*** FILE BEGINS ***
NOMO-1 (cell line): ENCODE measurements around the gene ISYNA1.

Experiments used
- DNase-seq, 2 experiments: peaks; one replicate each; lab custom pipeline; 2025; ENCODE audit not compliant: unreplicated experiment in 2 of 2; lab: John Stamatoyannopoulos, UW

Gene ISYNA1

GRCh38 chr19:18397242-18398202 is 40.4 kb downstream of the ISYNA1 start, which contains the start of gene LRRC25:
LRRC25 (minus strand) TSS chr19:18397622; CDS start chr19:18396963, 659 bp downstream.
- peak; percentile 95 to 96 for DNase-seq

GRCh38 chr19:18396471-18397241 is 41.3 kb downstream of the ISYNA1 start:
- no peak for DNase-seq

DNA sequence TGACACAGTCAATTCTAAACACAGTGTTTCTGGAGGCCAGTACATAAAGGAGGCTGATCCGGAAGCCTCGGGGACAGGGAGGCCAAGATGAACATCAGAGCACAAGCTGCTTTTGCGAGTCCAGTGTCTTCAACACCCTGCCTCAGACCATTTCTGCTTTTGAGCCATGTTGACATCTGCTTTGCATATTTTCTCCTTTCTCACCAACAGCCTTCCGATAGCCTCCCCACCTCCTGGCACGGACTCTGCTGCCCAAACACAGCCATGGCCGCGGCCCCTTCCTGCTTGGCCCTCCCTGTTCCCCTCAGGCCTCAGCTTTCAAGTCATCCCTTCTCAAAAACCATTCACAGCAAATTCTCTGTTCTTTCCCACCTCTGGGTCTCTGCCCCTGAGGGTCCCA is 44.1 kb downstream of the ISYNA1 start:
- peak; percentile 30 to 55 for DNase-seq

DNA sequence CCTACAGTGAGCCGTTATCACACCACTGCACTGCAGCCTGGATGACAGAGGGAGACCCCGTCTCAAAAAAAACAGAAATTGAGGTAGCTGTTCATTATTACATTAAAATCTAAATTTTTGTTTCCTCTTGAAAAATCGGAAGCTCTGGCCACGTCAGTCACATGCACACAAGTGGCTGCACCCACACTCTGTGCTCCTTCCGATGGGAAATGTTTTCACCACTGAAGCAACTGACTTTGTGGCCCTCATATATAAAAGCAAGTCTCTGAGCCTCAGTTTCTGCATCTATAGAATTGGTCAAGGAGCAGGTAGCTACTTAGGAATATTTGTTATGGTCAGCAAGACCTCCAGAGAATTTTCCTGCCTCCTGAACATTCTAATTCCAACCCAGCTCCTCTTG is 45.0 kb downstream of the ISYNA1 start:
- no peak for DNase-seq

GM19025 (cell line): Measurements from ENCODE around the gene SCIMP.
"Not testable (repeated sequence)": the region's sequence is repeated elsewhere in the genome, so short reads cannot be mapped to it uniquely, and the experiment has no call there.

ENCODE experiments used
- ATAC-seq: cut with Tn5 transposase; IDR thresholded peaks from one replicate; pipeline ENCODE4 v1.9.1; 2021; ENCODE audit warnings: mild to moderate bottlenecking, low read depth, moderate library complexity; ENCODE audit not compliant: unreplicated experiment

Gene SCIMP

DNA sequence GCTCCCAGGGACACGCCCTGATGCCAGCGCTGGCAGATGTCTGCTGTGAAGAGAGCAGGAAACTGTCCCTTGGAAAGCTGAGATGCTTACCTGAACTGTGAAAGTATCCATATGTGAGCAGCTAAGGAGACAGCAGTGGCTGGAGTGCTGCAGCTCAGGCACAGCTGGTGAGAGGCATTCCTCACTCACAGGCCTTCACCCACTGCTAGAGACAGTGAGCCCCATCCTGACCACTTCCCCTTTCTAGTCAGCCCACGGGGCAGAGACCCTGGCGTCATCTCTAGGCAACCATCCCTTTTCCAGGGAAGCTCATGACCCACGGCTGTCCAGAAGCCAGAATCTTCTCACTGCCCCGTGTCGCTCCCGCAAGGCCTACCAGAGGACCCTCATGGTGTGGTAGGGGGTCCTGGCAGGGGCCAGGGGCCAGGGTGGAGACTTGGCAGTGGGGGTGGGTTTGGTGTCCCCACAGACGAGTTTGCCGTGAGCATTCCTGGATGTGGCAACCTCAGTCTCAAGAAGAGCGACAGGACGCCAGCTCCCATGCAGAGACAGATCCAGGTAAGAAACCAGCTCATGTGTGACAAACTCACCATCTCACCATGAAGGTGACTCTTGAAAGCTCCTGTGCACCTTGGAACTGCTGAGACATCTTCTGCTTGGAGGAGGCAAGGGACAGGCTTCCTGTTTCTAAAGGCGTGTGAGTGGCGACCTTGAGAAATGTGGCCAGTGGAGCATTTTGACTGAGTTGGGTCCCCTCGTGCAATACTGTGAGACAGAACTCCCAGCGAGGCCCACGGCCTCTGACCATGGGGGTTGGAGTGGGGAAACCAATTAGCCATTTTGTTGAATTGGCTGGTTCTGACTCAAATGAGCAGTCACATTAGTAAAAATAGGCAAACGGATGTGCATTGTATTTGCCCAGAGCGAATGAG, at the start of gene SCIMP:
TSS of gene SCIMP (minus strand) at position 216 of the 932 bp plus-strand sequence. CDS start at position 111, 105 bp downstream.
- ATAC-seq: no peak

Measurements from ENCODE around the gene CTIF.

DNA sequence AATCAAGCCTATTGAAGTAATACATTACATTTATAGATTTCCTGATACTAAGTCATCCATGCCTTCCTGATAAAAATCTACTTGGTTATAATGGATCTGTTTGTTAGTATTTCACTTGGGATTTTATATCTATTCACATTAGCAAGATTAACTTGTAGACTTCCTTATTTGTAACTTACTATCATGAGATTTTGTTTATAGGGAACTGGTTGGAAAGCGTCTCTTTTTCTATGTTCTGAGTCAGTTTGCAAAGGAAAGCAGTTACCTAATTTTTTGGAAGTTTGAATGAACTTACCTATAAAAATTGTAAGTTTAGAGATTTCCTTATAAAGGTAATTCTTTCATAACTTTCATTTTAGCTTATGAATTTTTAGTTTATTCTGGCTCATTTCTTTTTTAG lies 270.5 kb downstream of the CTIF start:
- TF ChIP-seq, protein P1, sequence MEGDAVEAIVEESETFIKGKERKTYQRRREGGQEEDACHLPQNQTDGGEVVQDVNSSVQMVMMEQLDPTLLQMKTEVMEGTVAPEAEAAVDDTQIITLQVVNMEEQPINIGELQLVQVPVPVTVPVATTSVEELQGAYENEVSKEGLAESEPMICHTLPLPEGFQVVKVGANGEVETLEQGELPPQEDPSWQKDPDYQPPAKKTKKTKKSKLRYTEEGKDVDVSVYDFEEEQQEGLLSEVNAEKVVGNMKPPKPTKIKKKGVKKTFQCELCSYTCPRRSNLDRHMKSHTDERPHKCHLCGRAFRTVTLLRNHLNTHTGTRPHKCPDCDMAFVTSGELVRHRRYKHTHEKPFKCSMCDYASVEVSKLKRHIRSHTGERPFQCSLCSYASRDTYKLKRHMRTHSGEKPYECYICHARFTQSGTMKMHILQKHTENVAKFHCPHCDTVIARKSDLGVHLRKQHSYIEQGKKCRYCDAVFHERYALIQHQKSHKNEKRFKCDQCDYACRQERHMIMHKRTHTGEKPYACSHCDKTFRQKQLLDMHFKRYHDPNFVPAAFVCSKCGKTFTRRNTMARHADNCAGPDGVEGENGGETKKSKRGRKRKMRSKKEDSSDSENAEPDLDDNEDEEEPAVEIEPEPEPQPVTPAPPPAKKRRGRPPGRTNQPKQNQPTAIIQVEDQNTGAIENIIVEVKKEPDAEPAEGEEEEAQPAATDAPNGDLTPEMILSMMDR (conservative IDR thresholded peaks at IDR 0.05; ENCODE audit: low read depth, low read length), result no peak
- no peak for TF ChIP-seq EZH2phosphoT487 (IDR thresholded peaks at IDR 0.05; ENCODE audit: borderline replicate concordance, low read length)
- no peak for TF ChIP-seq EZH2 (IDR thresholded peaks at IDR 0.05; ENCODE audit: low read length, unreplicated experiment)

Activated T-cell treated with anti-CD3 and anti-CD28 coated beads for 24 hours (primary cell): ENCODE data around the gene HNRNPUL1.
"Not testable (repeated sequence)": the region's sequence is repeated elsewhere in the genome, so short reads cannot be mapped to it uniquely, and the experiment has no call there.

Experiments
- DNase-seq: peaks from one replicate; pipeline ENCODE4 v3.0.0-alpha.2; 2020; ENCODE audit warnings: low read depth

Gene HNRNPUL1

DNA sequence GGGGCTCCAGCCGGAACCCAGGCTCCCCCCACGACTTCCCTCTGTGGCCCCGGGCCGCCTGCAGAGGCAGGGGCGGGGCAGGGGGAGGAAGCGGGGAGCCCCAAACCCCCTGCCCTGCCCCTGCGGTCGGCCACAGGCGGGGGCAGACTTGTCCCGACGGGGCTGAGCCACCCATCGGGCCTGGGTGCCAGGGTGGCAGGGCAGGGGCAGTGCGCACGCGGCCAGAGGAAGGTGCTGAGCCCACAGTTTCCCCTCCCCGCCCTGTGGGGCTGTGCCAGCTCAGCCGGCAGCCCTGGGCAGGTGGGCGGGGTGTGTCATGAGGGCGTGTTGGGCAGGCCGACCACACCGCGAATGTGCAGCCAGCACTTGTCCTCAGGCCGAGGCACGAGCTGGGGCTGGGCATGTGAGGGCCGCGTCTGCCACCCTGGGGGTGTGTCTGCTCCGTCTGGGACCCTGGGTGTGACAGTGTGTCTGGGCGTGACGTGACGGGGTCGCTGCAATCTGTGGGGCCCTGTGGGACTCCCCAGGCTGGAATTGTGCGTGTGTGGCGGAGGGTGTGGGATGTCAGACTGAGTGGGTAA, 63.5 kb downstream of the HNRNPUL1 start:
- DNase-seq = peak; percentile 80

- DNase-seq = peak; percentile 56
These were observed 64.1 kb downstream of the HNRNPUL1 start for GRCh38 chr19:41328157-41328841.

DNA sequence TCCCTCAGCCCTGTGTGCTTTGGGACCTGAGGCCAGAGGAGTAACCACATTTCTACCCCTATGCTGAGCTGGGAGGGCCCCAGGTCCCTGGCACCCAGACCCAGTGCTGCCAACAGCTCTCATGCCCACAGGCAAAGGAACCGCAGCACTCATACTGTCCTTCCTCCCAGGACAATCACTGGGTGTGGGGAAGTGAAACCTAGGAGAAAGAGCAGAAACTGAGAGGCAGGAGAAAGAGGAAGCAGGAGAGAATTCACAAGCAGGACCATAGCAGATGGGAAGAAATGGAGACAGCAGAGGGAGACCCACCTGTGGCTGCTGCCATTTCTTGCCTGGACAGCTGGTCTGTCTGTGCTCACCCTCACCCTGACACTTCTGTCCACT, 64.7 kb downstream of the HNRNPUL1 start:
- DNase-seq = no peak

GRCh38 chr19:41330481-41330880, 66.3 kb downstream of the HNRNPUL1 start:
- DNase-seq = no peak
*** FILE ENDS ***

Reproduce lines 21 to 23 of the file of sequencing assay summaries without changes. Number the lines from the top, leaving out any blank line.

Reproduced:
- ATAC-seq: no peak

Measurements from ENCODE around the gene CTIF.

DNA sequence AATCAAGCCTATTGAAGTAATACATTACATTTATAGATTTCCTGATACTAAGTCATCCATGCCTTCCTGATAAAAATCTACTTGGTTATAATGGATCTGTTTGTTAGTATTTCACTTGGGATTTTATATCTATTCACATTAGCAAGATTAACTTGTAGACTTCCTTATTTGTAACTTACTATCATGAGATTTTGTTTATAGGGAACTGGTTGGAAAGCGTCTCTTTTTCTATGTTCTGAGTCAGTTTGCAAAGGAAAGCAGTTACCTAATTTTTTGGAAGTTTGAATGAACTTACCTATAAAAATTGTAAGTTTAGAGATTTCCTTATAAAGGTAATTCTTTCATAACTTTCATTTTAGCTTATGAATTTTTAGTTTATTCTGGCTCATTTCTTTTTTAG lies 270.5 kb downstream of the CTIF start: